1. The Official OfferEmployers should include as much information as possible when extending an offer. This includes salary, start date, team structure, and benefits eligibility. With Buffer The Offer Letter Flow available through Onboarding with Buffer’s platform includes the ability to create and send personalized offer letters. HR admins can use this feature to extend an offer letter to a new applicant with specific details like salary and start date via the system. The employee can send the offer back to the employer and officially accept the new position via e-signature. HR admins can choose to show an applicant the benefits they are eligible for before they accept an offer. HR admins can also allow the applicant to begin the onboarding process after they accept the offer. This will allow them to log in to Buffer’s platform and begin entering required information.
2. PreboardingThe second an official offer is accepted, employers should begin acclimating a new employee. This is also known as “pre-boarding.” Pre-boarding can include explaining the company mission, company structure, and the responsibilities the new employee will be expected to tackle in their first six months. These steps can ensure that the employer and employee are on the same page, and that both are working toward the same goals. With Buffer HR admins can use Onboarding with Buffer’s platform Custom Documents feature to send new employees educational materials like a flyer about the company structure or a company handbook, all before their first day. These documents can be sent at any time via Buffer’s platform, and the HR admin can choose to require a signature or review too. They can also be configured to send with an Offer Letter, but only be displayed if an offer is accepted.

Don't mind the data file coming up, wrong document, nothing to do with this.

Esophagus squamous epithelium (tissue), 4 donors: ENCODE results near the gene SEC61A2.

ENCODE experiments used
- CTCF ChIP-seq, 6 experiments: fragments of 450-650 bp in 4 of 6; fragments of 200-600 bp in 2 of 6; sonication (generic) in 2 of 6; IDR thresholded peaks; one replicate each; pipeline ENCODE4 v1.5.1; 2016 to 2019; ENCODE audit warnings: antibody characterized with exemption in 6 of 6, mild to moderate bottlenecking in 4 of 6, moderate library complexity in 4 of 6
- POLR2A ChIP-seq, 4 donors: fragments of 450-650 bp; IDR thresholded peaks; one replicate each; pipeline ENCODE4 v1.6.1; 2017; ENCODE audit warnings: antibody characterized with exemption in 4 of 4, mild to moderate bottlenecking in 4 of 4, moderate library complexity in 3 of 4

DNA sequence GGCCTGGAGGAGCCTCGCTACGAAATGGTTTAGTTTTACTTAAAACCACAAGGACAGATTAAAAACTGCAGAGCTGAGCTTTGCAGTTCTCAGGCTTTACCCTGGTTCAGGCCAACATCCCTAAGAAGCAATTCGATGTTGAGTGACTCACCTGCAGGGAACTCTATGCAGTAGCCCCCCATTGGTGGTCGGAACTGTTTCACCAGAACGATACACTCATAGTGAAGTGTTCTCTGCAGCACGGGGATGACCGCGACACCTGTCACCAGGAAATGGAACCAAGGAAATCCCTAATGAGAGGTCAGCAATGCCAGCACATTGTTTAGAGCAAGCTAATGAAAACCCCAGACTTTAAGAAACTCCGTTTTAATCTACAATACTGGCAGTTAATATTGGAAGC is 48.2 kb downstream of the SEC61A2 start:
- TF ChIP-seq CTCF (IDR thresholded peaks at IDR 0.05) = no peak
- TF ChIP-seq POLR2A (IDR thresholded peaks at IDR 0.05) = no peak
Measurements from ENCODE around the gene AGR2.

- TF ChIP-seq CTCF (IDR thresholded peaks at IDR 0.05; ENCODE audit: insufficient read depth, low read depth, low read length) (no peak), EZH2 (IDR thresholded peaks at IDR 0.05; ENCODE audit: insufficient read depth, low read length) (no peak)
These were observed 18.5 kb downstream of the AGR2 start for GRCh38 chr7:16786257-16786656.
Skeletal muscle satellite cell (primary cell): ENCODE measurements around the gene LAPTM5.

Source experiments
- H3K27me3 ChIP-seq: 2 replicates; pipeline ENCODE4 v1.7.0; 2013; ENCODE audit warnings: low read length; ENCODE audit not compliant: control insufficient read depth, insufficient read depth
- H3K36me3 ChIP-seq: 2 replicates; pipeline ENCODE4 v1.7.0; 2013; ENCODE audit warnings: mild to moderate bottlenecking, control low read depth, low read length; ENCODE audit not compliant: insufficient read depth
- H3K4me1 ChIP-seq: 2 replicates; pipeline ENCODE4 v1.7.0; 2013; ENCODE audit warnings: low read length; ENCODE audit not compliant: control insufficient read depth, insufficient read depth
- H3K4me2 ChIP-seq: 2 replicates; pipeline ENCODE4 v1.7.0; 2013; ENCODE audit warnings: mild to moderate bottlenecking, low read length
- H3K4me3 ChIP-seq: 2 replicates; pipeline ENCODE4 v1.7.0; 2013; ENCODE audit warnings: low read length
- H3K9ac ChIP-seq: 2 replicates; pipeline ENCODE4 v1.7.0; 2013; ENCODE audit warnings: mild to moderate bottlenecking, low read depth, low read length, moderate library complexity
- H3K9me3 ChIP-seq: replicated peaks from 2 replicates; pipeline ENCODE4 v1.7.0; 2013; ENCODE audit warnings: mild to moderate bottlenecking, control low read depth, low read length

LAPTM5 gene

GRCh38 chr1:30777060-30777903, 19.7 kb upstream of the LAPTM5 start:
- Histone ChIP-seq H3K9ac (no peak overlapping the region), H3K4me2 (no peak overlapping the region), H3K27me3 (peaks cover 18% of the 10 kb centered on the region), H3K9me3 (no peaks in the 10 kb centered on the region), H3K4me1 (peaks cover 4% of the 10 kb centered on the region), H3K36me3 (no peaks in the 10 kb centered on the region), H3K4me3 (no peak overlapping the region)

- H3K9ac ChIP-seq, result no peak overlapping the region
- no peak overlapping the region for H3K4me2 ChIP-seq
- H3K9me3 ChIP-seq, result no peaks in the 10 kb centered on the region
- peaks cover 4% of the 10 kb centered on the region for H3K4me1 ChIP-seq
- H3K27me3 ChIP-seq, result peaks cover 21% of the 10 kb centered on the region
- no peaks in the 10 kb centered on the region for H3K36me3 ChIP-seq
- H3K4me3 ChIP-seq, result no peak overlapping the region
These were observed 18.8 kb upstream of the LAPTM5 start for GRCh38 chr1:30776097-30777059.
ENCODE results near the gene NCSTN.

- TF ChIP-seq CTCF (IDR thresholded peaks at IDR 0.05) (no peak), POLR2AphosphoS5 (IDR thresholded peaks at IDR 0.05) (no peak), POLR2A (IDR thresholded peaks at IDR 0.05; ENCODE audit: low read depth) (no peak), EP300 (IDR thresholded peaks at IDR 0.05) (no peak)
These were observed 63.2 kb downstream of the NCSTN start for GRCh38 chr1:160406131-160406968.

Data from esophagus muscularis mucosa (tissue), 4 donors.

3. Required DocumentsOnce an employee has accepted their offer and is on their way to being acclimated with their new role and company, it’s time for them to complete any information that is required by their new company, the IRS and/or U.S. government documentation. This includes:
- W-4 Form: An Internal Revenue Service (IRS) tax form completed by an employee in the United States to indicate his or her tax situation (exemptions, status, etc.) to the employer. The W-4 form tells the employer the correct amount of tax to withhold from an employee’s paycheck.
- I-9 Form: Also known as the Employment Eligibility Verification, this form is used to verify the identity and legal authorization to work of all paid employees in the United States. All U.S. employers must ensure proper completion of Form I-9 for each individual they hire for employment in the United States. This process is usually completed by the employee submitting proofs of legal status such as a driver’s license, passport, birth certificate, or social security card.
- Employee Information and Emergency Contacts: For legal purposes, most companies require a new employee’s full name, phone number, email, birth date, address, and social security number. Many companies also require each employee to provide emergency contact information.
- Additionally, HR admins must complete W-2 forms for each employee. The W-2 form is an Internal Revenue Service (IRS) tax form used in the United States to report wages paid to employees and the taxes withheld from them. Employers must complete a Form W-2 for each employee to whom they pay a salary, wage, or other compensation as part of the employment relationship.